Evaluation of New Onset Ascites in a Patient with Chronic Hepatitis C

Author: Atif Zaman, MD, MPH

Last Updated: June 24, 2012

A 45-year-old male patient with chronic hepatitis C infection (genotype 2) is receiving peginterferon and ribavirin therapy. Prior to treatment he was noted to have well-compensated cirrhosis. Eight weeks into treatment the patient develops worsening hepatic function, with increased total bilirubin, a decreased serum albumin level, and an increased prothrombin time (international normalization ratios [INR] of 1.6). He was also noted to have a low-grade fever and a distended, tender abdomen. “Shifting dullness” is observed on examination and an abdominal ultrasound confirms a moderate amount of ascites. The hepatitis C treatment is immediately stopped.

What one of the following would you recommend in the initial evaluation of this patient’s new-onset ascites?

A The most valuable test to perform in this setting is an abdominal computed tomographic (CT) scan. A diagnostic paracentesis is not indicated since the procedure has a very high risk and is unlikely to yield useful information.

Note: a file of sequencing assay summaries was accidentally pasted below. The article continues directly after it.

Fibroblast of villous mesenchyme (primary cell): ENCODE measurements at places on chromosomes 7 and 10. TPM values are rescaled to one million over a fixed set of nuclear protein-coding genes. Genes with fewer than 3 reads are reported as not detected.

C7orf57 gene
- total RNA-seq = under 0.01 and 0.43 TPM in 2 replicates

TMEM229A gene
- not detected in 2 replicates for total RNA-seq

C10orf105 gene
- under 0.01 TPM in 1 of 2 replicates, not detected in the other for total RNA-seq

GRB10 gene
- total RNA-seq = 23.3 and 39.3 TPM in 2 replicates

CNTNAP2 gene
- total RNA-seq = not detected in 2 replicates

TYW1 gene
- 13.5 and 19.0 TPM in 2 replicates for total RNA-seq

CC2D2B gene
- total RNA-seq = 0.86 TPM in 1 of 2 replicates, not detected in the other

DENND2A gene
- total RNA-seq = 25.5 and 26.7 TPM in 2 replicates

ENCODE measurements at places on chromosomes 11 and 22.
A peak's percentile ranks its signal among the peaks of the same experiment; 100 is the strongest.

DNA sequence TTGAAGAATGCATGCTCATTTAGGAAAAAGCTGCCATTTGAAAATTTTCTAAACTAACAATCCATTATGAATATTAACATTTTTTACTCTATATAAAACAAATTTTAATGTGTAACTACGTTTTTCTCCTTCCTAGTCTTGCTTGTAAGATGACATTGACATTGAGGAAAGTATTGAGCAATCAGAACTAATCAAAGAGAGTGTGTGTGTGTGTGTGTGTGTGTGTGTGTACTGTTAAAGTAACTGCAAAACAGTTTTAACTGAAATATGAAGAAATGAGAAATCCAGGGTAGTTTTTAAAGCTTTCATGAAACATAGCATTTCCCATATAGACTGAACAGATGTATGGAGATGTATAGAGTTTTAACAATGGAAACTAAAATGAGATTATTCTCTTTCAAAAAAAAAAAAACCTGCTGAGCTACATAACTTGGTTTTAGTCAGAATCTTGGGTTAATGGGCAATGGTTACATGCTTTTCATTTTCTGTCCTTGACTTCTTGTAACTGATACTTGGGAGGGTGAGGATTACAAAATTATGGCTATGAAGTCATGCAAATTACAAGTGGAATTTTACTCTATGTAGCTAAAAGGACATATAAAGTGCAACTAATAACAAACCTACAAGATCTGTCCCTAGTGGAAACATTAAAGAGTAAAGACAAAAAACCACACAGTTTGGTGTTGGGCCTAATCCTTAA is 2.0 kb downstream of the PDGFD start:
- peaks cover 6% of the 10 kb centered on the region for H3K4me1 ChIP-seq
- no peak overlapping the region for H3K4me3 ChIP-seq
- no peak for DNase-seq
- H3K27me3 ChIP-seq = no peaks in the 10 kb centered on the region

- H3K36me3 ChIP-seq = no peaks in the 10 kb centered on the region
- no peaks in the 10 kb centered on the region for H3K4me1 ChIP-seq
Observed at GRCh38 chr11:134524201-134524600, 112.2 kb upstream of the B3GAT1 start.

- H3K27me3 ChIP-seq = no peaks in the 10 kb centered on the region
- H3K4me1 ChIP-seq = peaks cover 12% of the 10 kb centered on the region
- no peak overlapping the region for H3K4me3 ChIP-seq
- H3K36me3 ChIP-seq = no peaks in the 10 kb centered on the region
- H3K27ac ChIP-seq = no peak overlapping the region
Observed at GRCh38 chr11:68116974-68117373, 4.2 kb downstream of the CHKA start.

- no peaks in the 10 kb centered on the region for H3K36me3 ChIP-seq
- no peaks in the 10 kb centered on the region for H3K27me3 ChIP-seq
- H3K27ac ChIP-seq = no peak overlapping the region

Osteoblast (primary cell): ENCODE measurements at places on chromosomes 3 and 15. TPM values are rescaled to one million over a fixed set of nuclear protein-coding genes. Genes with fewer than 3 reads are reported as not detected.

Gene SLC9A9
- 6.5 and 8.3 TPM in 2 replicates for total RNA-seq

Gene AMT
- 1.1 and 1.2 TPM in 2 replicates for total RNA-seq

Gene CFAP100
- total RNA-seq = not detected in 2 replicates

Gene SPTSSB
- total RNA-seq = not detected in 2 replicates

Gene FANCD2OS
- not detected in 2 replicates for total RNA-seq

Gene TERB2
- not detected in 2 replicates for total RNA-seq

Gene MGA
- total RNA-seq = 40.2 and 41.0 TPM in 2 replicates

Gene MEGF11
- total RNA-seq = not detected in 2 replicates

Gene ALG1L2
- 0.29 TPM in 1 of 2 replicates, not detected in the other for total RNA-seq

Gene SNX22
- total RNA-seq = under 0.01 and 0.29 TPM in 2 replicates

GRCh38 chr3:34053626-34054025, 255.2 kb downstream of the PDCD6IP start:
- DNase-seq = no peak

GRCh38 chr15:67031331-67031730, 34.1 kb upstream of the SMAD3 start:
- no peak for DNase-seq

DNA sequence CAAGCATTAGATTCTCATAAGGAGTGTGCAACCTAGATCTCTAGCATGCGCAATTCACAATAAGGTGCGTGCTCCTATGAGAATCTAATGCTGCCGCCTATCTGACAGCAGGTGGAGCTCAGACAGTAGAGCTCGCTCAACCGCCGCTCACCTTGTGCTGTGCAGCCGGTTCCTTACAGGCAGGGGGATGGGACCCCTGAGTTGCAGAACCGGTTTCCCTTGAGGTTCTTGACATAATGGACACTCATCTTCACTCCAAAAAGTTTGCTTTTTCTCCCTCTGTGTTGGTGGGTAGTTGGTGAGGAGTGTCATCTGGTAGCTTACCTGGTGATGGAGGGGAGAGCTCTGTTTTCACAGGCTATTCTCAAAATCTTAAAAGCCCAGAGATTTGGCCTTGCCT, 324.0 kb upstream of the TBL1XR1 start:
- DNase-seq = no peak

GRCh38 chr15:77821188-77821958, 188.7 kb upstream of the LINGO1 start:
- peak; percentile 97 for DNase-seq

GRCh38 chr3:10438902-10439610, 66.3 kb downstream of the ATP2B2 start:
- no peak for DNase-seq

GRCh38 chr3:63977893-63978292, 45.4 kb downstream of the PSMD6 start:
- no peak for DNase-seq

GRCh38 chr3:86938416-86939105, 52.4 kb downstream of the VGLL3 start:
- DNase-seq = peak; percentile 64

B Perform a diagnostic abdominal paracentesis, but the patient must receive fresh frozen plasma prior to the procedure because his prothrombin time is increased (INR = 1.6).
C Perform a diagnostic abdominal paracentesis and obtain the following studies on the ascitic fluid: cell count and differential, total protein, albumin, and culture. In addition, calculate the serum-ascites albumin gradient (SAAG).
D Perform a diagnostic abdominal paracentesis and obtain the following studies on the ascitic fluid: cell count and differential, total protein, albumin, and cancer antigen CA 125. In addition, calculate the serum-ascites albumin gradient (SAAG).